Crested geckos originated from New Caledonia which is an island off the coast of Australia. They were considered to be extinct until 1994, when they were “rediscovered.” They becoming a hit after being taken as pets and has risen steadily since then. The reason why is that they are a low-maintenance pet that’s ideal for kids or first-time lizard owners with little time to devote to everyday care.
For an adult, a 20-gallon tall terrarium is appropriate, but a larger tank is preferable. Since crested geckos are arboreal, active, and need a lot of vertical space to ascend, a tall tank is recommended. In a tall 29-gallon terrarium, two or three crested geckos can be held. Since males are territorial, only one male can be kept per tank. Provide a range of heights and orientations of trees, driftwood, cork bark, bamboo, and vines for crested geckos to ascend. Add a number of silk or durable live plants, such as pothos, philodendron, dracaena, or ficus, to give them somewhere to hide.
As you may know reptiles are cold-blooded animals, hence they need to regulate their body temperature to live. For crested geckos, a temperature range of 72 to 80 degrees Fahrenheit (22 to 26.5 degrees Celsius) is a must during the day while 65 to 75 degrees Fahrenheit (18 C to 24 C) at night. Temperature gauges should be used to ensure the cage does not overheat. At higher temperatures, crested geckos get nervous.
To do this, you need to have a red nighttime blub to make a heat source and also to allow you monitor the gecko at night.
Since crested geckos are nocturnal, they do not require UVB illumination. However, some scientists believe that a moderate degree of UVB illumination around 5% is helpful to reptile wellbeing. Any additional illumination will increase the enclosure’s temperature, so keep an eye on it. Often, have a gecko hideaway so that geckos can escape the sun if they so choose.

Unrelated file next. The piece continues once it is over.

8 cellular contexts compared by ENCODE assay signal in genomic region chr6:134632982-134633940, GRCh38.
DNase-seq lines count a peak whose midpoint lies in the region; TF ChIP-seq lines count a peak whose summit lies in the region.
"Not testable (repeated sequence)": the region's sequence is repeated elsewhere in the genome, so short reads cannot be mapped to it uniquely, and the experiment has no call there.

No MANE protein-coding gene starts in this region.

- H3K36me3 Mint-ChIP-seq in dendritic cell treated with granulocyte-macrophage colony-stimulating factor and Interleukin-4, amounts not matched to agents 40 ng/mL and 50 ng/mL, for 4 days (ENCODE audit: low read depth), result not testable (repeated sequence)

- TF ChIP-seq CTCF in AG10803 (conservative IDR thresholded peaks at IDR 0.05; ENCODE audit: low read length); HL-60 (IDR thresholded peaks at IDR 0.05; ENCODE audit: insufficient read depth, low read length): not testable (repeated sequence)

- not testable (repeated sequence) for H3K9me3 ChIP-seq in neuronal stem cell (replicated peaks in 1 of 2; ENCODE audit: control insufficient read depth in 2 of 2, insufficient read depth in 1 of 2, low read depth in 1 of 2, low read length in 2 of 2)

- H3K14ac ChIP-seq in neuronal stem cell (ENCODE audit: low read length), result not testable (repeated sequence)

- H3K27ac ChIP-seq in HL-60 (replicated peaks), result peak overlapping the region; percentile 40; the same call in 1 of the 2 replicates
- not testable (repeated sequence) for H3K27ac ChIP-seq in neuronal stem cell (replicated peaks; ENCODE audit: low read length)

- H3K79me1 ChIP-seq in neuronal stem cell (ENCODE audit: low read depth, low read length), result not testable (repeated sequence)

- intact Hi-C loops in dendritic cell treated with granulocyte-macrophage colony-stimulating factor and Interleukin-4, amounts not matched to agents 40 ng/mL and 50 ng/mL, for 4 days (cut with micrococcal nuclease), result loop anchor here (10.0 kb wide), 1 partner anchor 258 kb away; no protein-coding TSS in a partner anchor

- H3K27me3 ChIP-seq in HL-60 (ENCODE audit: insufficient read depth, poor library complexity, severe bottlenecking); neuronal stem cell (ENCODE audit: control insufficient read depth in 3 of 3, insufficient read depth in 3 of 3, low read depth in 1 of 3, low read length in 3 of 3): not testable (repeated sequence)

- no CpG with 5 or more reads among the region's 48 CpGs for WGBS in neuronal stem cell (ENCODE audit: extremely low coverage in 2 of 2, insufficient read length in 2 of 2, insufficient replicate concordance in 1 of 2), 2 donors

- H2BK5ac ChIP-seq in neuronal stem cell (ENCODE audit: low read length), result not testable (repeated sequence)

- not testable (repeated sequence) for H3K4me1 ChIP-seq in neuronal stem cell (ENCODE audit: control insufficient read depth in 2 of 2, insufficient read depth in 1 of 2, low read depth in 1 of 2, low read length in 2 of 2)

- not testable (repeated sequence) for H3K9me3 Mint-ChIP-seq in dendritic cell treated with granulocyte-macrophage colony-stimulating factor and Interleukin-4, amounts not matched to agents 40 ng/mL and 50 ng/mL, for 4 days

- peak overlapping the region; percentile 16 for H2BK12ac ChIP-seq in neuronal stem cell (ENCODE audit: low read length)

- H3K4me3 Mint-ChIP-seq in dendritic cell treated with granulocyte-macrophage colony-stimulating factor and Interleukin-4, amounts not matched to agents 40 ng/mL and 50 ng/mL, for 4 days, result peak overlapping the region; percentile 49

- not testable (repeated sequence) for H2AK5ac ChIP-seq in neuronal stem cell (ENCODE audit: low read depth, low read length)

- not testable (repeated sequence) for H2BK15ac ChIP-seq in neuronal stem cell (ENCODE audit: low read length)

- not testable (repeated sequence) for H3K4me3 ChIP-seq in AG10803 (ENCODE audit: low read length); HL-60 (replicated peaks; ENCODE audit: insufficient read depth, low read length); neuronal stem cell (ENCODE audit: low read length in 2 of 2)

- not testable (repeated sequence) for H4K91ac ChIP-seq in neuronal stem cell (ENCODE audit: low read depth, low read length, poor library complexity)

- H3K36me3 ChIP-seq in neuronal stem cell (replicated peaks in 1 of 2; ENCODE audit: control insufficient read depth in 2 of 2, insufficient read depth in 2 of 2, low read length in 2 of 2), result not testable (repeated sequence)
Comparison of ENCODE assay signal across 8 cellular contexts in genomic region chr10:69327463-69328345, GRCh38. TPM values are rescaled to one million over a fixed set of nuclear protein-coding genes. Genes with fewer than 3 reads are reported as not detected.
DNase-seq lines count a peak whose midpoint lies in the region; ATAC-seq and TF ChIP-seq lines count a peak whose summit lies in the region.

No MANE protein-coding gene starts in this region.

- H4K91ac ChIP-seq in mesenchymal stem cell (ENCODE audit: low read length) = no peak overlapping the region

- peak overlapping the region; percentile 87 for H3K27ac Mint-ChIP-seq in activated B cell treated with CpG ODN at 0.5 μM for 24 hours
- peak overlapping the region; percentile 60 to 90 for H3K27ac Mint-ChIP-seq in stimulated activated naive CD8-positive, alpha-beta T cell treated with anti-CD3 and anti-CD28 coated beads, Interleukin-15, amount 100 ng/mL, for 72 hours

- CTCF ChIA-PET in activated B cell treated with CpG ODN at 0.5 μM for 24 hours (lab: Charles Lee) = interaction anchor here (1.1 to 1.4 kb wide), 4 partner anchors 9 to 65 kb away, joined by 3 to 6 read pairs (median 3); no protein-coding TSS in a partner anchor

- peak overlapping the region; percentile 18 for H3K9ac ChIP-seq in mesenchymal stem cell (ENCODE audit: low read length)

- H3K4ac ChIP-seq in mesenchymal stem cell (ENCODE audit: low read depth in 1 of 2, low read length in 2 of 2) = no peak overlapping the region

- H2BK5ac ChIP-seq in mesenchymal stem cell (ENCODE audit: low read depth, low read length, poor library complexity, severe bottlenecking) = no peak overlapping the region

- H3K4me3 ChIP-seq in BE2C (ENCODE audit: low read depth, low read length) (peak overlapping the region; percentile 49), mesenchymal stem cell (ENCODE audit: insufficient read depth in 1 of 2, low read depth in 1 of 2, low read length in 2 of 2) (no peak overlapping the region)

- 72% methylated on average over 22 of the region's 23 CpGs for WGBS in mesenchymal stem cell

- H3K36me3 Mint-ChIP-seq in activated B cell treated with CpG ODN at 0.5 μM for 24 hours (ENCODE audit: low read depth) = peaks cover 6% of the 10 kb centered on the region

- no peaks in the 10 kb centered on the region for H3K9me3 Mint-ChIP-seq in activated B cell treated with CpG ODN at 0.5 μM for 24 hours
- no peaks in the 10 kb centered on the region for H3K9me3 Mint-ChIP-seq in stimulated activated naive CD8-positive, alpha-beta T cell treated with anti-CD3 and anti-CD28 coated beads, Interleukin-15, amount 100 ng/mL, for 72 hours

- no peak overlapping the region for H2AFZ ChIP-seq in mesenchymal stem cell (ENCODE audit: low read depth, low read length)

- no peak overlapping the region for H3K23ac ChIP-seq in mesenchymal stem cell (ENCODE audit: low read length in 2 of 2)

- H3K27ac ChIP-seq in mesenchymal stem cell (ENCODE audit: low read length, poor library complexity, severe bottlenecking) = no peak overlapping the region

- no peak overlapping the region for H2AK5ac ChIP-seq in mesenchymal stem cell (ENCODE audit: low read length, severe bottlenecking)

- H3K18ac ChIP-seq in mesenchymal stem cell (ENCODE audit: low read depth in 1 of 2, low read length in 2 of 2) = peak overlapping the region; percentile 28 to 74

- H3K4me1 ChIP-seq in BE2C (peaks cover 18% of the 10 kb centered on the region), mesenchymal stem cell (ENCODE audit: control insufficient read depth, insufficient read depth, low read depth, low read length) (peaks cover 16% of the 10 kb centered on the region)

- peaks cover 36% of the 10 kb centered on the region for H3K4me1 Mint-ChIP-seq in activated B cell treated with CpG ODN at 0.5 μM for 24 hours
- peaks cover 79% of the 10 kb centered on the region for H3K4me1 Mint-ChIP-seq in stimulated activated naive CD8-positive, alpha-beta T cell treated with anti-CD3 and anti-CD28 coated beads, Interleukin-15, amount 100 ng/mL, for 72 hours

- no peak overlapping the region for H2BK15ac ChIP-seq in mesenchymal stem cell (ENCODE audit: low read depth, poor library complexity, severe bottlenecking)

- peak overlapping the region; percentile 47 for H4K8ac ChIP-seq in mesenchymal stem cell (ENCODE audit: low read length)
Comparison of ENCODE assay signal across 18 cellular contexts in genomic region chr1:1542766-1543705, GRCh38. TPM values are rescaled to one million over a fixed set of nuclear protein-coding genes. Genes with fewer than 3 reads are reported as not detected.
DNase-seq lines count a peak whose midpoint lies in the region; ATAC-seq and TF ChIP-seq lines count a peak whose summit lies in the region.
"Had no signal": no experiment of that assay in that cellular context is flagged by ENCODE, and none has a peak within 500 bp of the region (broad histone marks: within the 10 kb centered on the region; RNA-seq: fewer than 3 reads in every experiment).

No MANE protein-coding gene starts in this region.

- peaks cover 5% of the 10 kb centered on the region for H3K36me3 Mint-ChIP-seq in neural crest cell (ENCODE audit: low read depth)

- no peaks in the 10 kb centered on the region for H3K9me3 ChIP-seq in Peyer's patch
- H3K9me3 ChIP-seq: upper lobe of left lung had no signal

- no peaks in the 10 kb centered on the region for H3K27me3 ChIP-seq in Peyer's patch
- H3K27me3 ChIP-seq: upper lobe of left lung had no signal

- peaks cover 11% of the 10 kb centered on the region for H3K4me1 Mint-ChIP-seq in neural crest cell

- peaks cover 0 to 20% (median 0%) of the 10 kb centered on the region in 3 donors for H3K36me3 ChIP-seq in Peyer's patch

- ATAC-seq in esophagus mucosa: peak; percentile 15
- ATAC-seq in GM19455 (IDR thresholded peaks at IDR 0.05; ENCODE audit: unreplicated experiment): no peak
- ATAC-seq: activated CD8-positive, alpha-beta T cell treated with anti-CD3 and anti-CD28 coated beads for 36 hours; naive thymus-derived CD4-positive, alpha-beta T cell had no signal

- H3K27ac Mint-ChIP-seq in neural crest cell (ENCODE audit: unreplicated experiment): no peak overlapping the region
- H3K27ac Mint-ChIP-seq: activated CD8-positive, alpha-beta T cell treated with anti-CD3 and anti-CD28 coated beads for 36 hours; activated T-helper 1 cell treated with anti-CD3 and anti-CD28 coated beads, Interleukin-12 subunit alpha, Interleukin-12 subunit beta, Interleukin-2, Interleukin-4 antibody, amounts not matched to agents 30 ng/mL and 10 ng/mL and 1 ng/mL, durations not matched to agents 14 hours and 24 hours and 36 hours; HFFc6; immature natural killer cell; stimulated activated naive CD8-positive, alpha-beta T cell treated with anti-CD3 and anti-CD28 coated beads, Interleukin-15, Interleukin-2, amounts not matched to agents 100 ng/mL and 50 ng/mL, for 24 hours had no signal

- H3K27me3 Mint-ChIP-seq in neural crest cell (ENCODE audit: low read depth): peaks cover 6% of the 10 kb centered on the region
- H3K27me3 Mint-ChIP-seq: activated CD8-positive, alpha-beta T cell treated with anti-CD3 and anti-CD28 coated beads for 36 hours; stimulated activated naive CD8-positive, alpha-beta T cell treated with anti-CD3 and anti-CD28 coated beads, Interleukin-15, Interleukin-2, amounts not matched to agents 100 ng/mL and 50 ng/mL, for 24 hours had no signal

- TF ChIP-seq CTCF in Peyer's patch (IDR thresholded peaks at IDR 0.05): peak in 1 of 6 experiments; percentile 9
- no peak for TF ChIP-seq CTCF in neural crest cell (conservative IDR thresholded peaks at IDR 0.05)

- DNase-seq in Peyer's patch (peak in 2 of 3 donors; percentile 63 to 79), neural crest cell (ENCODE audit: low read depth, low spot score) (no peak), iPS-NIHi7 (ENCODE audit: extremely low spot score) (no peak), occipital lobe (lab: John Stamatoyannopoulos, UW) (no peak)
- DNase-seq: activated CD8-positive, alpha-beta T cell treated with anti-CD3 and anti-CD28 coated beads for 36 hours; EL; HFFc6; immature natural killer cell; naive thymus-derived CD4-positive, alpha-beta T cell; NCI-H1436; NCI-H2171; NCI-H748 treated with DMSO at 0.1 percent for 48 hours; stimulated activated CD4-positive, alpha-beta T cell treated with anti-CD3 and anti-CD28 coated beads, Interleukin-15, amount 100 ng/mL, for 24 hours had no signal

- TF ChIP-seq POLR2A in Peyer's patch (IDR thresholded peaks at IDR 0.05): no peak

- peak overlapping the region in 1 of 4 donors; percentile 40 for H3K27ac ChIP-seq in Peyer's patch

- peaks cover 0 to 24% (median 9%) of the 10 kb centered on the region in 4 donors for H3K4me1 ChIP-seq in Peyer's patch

Crested geckos need 60% humidity during the day and 80% at night. Invest in a hygrometer (humidity gauge) to keep track of humidity levels on a regular basis. Mist with soft, filtered water on a daily basis to add humidity. You will need to spray your cage a couple times a day to keep the humidity up, depending on your system.
Consider pet wellbeing, ease of washing, and whether the substrate helps to maintain humidity while choosing a substrate for a gecko. Coconut fibred bedding, moss, or peat are good substrates for crested geckos. You may still use newspaper or paper towels, but they won’t look as good. Put your gecko into another tank when feeding because Crested geckos are known to ingest substrate while hunting.
Crested geckos are available in a variety of colors and patterns (morphs). The fringed crest that starts over their eyes and runs down their necks and backs gives them their name, though the size of the crest varies. Crested geckos have unique toe pads that allow them to move easily across vertical surfaces, and their prehensile tails adds to their agility.
Crested geckos are normally calm and docile, but they can be skittish and need to be handled with caution. Handling is normally unpleasant for them, but stop it if at all practicable. They can attempt to leap away from you, injuring themselves in the process. If treated roughly or in an effort to flee, crested geckos can lose their tails; unlike most geckos, they do not recover their tails.
There are a few things you should look out for when taking a gecko as pet. Such as:
- Mouth rot or stomatitis: Signs include excess mucus and redness around the mouth
- Respiratory infection: Symptoms are wheezing or drooling
- Skin issues: A rash, symptomatic of a parasitic infection; uneven or difficulty shedding which may be caused by inadequate enclosure humidity
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